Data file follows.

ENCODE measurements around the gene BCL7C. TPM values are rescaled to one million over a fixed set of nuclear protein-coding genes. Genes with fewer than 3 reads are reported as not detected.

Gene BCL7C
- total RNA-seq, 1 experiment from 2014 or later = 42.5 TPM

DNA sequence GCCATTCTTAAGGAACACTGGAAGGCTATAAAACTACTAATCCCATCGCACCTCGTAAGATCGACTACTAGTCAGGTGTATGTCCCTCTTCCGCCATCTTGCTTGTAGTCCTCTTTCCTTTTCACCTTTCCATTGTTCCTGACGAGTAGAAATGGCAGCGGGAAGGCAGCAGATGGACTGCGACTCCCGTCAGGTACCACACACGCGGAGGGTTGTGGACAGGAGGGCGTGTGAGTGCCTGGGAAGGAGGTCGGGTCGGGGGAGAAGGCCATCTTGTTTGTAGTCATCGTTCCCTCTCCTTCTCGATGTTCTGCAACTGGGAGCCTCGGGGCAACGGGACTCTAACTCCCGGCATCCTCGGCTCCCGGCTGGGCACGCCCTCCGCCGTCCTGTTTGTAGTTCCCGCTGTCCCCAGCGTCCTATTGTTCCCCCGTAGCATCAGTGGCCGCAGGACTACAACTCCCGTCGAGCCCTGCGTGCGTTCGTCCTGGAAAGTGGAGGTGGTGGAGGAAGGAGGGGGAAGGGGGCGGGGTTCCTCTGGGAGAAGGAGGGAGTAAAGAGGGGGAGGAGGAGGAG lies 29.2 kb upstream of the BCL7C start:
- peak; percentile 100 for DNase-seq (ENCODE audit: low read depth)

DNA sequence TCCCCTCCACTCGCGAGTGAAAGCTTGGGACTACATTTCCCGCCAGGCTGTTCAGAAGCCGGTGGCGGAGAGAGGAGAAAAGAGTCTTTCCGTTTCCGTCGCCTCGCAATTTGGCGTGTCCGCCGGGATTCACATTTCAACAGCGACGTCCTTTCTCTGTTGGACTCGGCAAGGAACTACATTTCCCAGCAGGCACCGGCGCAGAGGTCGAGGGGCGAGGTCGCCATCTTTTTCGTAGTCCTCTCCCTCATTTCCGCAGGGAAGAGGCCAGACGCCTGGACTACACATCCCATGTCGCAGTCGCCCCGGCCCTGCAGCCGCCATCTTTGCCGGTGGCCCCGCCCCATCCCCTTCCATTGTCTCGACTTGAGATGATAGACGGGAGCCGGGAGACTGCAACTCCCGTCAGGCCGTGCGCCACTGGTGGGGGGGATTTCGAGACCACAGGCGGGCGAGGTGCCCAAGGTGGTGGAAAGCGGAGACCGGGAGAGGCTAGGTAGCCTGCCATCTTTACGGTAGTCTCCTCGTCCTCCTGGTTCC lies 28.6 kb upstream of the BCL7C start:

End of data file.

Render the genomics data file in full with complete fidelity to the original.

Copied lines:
ENCODE measurements around the gene BCL7C. TPM values are rescaled to one million over a fixed set of nuclear protein-coding genes. Genes with fewer than 3 reads are reported as not detected.

Gene BCL7C
- total RNA-seq, 1 experiment from 2014 or later = 42.5 TPM

DNA sequence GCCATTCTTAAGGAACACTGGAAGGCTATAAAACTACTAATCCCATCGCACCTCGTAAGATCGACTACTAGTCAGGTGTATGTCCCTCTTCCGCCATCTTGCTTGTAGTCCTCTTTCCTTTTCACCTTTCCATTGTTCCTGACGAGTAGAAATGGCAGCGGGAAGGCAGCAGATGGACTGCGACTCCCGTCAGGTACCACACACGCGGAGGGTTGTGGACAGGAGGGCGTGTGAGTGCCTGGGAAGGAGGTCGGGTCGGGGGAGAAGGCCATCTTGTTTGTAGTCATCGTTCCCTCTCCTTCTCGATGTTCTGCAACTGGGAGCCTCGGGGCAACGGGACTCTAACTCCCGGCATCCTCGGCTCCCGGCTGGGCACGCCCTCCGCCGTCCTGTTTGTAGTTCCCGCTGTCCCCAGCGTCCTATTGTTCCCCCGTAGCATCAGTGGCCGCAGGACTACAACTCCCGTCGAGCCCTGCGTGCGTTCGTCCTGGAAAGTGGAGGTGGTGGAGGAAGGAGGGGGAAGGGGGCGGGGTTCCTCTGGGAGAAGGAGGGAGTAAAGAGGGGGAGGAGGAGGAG lies 29.2 kb upstream of the BCL7C start:
- peak; percentile 100 for DNase-seq (ENCODE audit: low read depth)

DNA sequence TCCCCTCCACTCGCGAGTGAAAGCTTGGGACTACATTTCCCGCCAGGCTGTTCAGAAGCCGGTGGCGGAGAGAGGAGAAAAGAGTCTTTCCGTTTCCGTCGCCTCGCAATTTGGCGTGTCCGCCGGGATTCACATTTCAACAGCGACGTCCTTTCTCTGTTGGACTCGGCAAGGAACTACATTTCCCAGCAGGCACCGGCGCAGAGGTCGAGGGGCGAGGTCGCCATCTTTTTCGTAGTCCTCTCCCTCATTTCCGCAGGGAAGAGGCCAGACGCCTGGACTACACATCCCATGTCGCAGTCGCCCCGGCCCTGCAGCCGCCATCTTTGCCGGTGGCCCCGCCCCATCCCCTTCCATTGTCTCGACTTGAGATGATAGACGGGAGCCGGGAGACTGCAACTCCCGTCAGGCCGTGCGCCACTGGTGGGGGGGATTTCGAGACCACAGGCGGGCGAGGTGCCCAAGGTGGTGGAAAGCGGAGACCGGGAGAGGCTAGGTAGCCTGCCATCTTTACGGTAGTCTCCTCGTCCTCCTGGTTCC lies 28.6 kb upstream of the BCL7C start: